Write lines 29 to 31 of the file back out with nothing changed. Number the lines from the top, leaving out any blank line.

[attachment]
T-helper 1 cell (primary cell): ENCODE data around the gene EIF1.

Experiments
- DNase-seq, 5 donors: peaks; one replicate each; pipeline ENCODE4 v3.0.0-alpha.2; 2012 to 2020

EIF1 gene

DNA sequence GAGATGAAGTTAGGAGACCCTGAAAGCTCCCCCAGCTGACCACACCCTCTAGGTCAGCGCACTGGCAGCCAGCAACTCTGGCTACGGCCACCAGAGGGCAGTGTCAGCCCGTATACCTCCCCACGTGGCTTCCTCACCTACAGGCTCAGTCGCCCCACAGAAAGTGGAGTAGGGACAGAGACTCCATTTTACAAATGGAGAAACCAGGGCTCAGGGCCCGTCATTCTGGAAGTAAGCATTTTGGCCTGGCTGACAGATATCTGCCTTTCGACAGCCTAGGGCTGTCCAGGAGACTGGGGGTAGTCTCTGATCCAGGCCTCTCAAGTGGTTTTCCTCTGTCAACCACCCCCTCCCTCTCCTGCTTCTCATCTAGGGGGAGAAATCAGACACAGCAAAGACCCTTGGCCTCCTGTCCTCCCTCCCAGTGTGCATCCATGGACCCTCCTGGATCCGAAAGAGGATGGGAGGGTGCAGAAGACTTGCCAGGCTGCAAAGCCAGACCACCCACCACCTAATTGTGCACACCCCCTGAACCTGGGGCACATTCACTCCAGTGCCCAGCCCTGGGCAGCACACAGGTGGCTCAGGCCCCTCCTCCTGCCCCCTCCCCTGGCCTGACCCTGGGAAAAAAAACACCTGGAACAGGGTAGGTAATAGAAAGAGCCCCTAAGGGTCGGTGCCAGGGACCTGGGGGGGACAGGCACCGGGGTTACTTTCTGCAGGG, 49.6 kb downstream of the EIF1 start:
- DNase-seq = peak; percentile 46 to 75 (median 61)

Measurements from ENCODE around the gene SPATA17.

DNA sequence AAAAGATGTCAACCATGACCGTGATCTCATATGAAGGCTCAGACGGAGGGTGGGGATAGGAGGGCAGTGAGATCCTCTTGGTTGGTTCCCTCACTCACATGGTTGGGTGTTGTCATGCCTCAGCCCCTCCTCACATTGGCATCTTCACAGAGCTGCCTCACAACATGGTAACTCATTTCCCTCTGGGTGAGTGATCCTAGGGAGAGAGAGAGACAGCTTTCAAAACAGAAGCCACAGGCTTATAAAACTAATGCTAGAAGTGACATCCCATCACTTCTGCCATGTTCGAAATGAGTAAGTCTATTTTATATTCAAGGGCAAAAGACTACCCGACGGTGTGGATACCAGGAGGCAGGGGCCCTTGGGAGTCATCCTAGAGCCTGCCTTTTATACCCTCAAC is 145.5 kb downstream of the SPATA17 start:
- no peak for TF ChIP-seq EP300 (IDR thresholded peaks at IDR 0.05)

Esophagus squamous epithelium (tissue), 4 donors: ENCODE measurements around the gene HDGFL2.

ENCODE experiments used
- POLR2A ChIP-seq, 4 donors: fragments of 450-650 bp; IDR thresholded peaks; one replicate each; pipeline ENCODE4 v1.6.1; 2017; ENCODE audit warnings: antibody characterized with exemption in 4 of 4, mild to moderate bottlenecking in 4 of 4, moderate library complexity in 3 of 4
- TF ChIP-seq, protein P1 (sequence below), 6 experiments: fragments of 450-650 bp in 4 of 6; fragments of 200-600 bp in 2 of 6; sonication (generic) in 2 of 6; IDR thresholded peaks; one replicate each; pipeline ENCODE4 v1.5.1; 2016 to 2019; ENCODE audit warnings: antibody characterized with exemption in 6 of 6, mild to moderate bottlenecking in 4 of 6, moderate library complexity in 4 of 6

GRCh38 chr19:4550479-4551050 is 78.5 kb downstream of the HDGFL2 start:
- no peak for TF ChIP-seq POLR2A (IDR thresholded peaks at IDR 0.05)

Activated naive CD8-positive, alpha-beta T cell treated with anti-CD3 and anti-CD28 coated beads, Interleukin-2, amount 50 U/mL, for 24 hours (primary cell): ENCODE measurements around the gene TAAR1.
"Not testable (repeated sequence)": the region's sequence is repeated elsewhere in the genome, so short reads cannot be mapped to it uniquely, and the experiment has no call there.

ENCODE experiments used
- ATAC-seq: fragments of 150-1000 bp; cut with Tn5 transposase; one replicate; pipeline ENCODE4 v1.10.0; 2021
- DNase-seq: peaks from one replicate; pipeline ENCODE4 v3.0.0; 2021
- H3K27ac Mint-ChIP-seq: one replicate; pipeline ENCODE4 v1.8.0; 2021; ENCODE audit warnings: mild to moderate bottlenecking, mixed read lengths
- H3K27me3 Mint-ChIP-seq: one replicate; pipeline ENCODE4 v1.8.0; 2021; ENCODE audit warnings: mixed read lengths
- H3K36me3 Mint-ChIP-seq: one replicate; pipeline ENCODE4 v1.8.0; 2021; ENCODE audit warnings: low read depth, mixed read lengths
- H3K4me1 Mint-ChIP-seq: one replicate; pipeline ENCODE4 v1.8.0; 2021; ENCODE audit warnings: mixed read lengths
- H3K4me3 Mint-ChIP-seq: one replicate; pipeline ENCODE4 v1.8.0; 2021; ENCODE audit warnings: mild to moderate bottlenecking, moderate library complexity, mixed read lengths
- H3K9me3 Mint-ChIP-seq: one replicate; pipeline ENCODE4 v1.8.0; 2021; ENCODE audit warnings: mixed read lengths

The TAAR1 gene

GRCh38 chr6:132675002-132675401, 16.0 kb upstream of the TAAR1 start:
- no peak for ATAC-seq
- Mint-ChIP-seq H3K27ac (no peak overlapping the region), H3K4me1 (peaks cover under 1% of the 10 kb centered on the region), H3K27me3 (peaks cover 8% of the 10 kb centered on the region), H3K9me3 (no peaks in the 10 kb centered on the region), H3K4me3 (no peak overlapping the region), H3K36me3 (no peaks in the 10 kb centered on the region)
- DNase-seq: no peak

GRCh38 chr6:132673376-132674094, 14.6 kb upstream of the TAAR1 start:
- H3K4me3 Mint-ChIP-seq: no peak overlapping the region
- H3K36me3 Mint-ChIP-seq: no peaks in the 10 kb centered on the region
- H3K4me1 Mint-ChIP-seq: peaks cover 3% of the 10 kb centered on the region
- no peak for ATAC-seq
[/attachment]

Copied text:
- no peak for ATAC-seq
- Mint-ChIP-seq H3K27ac (no peak overlapping the region), H3K4me1 (peaks cover under 1% of the 10 kb centered on the region), H3K27me3 (peaks cover 8% of the 10 kb centered on the region), H3K9me3 (no peaks in the 10 kb centered on the region), H3K4me3 (no peak overlapping the region), H3K36me3 (no peaks in the 10 kb centered on the region)
- DNase-seq: no peak